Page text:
Perfluoroalkyls & Water
PFAS is an abbreviation to describe Per- and Polyfluoroalky, a family of chemicals that include the two most notable compounds perfluorooctanoic acid (PFOA) and perfluorooctane sulfonate (PFOS). Starting in the 1940s, these human-made chemicals were used in manufacturing and industrial uses due to their oil and water-resistant properties in nonstick cookware, water replant clothing, and stain proof carpeting. Their widespread use resulted in PFAS being released into the air, water and soil. Even though PFAS have been phased out of production in the US, they’re considered “forever chemicals” because they persist in the environment.
Scientists are studying the impacts of these compounds on the environment and people. Though typically found in miniscule amounts, PFAS are found nearly everywhere from people to animals, food to water.
The US EPA regulates drinking water standards by setting Maximum Contaminant Levels (MCLs) for more than 90 contaminants. MCLs are numeric enforceable drinking water standards set as close as feasible to health-based benchmark levels, using the best available analytical and water treatment technologies while taking into consideration costs for treatment. Importantly, the US EPA has not set MCLs for any PFAS chemicals. In 2016, US EPA did set Lifetime Health Advisory Levels for PFOA and PFOS at 70 parts per trillion (ppt) combined. A Health Advisory Level is a non-enforceable value provided as guidance for evaluating the prevalence and occurrence of unregulated drinking water contaminants.
Illinois EPA is conducting a statewide investigation into the prevalence and occurrence of per- and polyfluoroalkyl substances (PFAS) in finished drinking water at all 1,749 community water supplies in Illinois.
Data gathered as part of this investigation will aid in the possible development of future state-only MCL regulatory standards. In the interim, the Illinois EPA developed health-based guidance levels intended to be protective of all people consuming water over a lifetime of exposure. It is important to understand health-based guidance levels are not regulatory limits for drinking water. Rather, the health-based guidance levels are benchmarks against which sampling results are compared to determine if additional investigation or response is necessary.
As a “forever chemical,” trace amounts of PFAS are often detected in drinking water. Illinois EPA testing has determined that one or more PFAS were detected in the City’s drinking water at values greater than or equal to the State of Illinois EPA health-based guidance levels.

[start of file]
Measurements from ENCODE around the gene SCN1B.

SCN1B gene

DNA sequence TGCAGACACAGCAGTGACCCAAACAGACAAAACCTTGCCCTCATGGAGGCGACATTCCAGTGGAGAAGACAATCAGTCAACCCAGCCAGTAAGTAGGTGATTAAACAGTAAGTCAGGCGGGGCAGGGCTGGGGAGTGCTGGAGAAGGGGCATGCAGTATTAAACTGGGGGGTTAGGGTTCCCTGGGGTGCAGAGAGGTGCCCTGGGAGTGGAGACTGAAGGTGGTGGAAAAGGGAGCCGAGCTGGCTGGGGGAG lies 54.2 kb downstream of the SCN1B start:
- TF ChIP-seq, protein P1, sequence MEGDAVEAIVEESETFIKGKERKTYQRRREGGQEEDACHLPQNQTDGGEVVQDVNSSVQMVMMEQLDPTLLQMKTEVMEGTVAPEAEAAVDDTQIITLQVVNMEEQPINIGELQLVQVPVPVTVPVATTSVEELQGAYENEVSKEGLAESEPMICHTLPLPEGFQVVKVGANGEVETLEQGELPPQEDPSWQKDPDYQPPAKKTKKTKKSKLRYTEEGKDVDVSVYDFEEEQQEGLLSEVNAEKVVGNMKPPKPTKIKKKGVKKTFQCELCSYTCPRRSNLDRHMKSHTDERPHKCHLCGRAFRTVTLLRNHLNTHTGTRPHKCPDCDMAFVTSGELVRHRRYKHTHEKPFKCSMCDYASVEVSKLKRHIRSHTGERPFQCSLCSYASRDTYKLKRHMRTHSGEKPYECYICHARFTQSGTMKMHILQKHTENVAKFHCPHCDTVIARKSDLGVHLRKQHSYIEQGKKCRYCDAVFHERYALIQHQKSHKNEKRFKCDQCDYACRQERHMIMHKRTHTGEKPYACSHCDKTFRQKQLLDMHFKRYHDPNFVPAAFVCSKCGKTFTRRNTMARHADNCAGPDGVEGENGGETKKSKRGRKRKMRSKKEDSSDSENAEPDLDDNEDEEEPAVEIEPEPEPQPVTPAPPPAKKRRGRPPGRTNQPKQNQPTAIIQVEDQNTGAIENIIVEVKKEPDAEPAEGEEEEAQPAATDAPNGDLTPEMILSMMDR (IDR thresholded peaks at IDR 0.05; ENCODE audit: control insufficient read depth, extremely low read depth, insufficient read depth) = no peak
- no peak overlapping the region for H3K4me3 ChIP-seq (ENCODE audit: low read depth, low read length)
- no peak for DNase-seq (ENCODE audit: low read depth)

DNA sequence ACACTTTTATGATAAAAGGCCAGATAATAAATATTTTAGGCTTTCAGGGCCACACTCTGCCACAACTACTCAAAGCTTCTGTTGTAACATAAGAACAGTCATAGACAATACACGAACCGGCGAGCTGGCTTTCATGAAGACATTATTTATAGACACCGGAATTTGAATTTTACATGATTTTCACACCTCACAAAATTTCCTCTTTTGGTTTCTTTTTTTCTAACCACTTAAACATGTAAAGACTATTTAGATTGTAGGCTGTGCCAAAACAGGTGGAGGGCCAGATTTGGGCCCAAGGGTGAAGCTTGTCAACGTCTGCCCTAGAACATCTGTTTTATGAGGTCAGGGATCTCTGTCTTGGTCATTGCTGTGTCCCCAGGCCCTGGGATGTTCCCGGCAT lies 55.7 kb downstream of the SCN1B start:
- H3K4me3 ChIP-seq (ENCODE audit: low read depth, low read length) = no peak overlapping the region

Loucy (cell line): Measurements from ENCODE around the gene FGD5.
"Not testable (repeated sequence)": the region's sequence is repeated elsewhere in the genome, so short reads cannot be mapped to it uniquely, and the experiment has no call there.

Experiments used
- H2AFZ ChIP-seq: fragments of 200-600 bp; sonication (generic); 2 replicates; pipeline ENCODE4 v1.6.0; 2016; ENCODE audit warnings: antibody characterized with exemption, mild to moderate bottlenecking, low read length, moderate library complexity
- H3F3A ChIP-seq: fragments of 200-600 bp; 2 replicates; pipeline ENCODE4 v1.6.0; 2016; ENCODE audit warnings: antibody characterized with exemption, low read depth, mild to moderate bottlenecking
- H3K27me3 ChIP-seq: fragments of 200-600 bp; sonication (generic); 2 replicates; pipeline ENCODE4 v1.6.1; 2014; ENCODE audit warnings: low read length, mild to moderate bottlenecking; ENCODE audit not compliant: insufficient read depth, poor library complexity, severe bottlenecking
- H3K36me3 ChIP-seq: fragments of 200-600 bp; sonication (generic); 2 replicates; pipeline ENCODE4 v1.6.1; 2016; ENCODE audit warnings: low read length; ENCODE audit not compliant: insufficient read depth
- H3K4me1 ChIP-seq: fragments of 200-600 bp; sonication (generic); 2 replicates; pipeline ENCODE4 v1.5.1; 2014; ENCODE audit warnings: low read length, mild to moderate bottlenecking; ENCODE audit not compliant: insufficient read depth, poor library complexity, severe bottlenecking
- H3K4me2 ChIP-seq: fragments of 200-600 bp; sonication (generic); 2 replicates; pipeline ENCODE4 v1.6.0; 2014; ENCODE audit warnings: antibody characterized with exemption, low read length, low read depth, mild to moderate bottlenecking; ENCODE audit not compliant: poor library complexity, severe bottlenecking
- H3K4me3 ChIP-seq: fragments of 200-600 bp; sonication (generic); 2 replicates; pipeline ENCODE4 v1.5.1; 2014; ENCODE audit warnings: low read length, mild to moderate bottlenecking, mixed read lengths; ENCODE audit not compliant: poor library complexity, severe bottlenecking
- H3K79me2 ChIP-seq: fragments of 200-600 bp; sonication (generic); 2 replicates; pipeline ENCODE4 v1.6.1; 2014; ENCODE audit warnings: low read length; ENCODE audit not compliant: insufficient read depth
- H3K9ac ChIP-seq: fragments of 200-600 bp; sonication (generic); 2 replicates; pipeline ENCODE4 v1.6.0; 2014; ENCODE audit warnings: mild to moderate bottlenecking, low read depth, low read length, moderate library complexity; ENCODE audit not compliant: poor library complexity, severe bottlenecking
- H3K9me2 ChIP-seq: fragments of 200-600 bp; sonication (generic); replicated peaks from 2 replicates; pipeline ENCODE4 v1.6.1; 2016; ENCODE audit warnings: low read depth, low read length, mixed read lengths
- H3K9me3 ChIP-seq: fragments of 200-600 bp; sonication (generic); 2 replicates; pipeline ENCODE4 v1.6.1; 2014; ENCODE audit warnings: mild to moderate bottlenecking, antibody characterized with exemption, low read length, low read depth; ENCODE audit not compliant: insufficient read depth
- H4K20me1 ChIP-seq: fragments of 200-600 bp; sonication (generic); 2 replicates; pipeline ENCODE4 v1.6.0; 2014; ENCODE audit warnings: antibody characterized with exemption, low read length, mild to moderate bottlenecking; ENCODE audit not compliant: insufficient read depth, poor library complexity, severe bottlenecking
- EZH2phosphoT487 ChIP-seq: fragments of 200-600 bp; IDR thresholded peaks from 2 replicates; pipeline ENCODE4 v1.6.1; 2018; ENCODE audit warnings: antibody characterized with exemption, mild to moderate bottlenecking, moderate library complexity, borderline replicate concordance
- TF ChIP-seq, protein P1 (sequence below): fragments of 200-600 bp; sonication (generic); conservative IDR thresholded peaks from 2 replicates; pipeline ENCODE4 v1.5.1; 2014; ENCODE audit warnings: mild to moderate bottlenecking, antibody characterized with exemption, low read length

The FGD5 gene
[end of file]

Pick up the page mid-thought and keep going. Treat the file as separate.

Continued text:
Based on the evolving science for these compounds, the levels detected in water are well below the EPA published levels of health concerns which is 70 parts per trillion (ppt). When testing water, many compounds are measured in parts per billion (ppb); however, the concentration of PFAS is so small that it’s measured in parts per trillion (ppt). As a frame of reference, one part per trillion is roughly the equivalent of one drop in 20 Olympic-sized swimming pools.
Researchers continue working to fully understand the effects of PFAS on human health. PFAS are present in many consumer goods, including food packaging and personal care products, as well as in the soil, air and water. PFAS are bioaccumulative, meaning they build up in the body over time. They are hard to break down and take several years to be eliminated from the body. Exposure does not necessarily mean that a person will get sick or experience an adverse health effect. While research on the effects of PFAS exposure on human health is ongoing, current scientific studies have identified possible adverse health effects to high exposure levels such as increased cholesterol levels, increased risk for thyroid disease, low infant birth weights, reduced response to vaccines, liver and kidney toxicity, and pregnancy-induced hypertension.Source: Illinois Environmental Protection Agency: Per- and Polyfluoroalkyl Substances (PFAS) Health Effects
The City is following guidance from the Illinois EPA and closely monitoring the latest health-based guidance. We will continue monitoring PFAS values through quarterly sampling. The most recent test results will be added to the above chart on this web page.
We are also investigating the difference between low levels of PFAS in raw and finished water in order to review the removal effectiveness of the current filtration system. The City will continue to closely monitor the situation and ensure information is communicated with residents.
If you have questions for the City of Lake Forest, please contact John Gulledge, Chief Water Plant Operator, at firstname.lastname@example.org or 847.810.4650. The 2020 Annual Water Quality Report contains additional information about the City’s water quality.
The US Environmental Protection Agency and the Illinois Environmental Protection Agency are great resources for latest research and information about PFAS. The City is following the issue closely and will continue following guidance from the Illinois EPA and US EPA.